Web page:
Community-dwelling older adults were recruited in the study area. To increase the diversity and representativeness of the study sample, an “area-based” strategy was used for recruitment and oversampling of participants living in rural neighborhoods. Participants were recruited through presentations at community organization meetings, distribution of flyers, and direct mail. Promotional materials, interest surveys and brief presentations were offered at each venue and tailored to meet site preferences. To promote the study, venues included senior centers, veteran’s organizations, and men’s breakfasts at retirement villages. The opportunity to participate was offered, asking those who were interested to complete a form for further contact. In addition, flyers were distributed at the public housing authority, health clubs and at health fairs. Names, home addresses, phone numbers, and email addresses (if available) of potential participants were obtained through the above-mentioned venues as well as through the University of Massachusetts Medical School (UMMS) Centers for Clinical and Translational Science Conquering Diseases database. Letters and interest surveys were mailed to randomly selected addresses in rural, suburban and urban zip codes. Once a prospective participant expressed interest, the program director or designee contacted the person, explained the study, determined eligibility, and mailed the prospective participant a consent form.
To be eligible for the study, individuals had to be aged 65 years or older, able to provide consent, English speaking, ambulatory with or without assistive devices, willing and able to perform all study-related activities independently or with a designated caregiver, and pass cognitive function screening with 3 or fewer errors on the Short Portable Mental Status Questionnaire (18).
The consent form was reviewed with the prospective participant. Once consented, a baseline visit was scheduled for each participant. Multiple methods of participation were offered, including a one-on-one visit with a study team member at UMMS, at a Senior Center, or at their home, according to participant preferences and needs.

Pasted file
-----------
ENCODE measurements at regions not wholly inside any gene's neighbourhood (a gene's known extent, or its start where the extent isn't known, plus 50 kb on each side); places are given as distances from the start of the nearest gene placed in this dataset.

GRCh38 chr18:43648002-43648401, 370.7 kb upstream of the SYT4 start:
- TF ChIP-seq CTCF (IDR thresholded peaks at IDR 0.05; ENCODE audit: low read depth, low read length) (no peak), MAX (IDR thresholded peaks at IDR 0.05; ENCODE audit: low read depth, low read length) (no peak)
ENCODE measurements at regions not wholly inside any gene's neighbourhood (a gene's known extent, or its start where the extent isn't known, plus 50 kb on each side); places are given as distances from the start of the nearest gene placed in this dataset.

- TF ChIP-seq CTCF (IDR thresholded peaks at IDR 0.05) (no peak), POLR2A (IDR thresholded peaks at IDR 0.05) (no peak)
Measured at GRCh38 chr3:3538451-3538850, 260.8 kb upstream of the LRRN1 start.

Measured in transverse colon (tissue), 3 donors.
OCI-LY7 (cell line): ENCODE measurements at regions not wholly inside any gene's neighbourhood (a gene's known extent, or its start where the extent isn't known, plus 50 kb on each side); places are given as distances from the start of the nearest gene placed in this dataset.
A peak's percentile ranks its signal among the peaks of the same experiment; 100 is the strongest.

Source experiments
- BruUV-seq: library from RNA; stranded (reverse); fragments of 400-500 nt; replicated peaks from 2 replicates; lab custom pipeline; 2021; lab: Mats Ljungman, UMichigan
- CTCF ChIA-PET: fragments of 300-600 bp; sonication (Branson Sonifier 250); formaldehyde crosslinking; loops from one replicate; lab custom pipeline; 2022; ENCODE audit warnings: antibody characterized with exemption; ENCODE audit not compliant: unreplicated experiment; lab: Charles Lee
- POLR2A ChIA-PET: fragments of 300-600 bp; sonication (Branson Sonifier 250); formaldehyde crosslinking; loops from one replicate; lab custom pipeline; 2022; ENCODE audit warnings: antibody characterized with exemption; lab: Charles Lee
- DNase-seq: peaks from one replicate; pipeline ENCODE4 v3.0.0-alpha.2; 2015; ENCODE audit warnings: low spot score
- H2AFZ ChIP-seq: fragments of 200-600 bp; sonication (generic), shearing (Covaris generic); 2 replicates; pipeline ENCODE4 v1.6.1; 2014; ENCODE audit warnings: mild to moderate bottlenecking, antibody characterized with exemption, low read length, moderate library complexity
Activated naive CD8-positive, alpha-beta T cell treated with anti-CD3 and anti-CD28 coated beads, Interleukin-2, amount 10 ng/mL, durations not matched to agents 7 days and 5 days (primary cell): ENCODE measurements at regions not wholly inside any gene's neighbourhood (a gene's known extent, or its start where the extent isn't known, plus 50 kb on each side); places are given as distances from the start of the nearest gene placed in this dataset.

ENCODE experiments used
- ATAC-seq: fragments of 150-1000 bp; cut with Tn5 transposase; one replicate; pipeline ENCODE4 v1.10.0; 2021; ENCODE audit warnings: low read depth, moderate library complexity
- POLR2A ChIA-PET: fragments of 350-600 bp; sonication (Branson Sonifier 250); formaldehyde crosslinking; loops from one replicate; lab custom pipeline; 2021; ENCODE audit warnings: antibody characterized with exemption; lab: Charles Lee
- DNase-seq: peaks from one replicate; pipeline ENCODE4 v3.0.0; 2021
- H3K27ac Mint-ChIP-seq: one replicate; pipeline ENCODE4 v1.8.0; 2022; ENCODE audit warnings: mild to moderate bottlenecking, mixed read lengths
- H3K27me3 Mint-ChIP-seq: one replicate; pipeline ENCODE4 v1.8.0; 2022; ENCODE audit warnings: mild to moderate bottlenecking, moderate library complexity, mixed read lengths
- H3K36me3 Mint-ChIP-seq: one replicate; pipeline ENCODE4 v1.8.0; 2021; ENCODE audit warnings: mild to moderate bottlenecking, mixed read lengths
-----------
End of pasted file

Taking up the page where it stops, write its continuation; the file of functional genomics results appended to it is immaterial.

Surveys completed at home were returned by mail using a study-provided pre-paid envelope. Each participant completed two batteries of survey instruments, which took about 2-3 hours. The first battery included surveys to assess sociodemographics, health and health care, lifestyle factors, anxiety, lower extremity problems, and fall history and falls efficacy. In the week following the completion of the first battery, participants wore an accelerometer and Global Positioning System device for 7 consecutive days and completed dietary intake measures including 3 24-hour recalls of dietary intake within the 7 days. The second battery included instruments measuring physical activity, activity time and place, and depression. Self-reported weight and height were recorded and used to calculate participant body mass index.
The study protocol was approved by the University of Massachusetts Medical School Institute Review Board (Docket #: H-14793).

Personal data

Each participant was queried about their sociodemographic characteristics, physical and mental health conditions, lower extremity symptoms and problems, history of falls and fall injuries, health care utilization in the past year, and lifestyle behaviors itemized in Table 1. Assessment of most characteristics was by self-report using survey questionnaires designed by this study, along with a number of standardized instruments including the Tinetti Falls Efficacy Scale for fear of falling (19), Beck Anxiety Inventory,(20) CES-D Depression Scale (21), and the Short Portable Mental Status Questionnaire for cognitive impairment (18),  and Activities of Daily Living for physical limitations.

Measurement of physical activity

Physical activity was measured objectively with an accelerometer (ActiGraph GT3X-Plus) worn by each participant during all waking hours for 7 consecutive days. A daily mean number of steps was calculated for each person, excluding any non-wearing days.
Self-reported measures of physical activity were assessed through the Community Healthy Activities Model Program for Seniors (CHAMPS) survey of frequency of exercise activities, both recreational and functional.(22, 23) Measures included 1) frequency of all exercise activities; frequency of moderate-to-high-intensity exercise; 3) frequency of performing physical activities in the home; 4) frequency of performing physical activities away from home; 5) frequency of walking for utilitarian purposes (e.g., walk to a food store in neighborhood); and 6) frequency of walking for recreational purposes (i.e., walk for at least 10 minutes for exercise in neighborhood).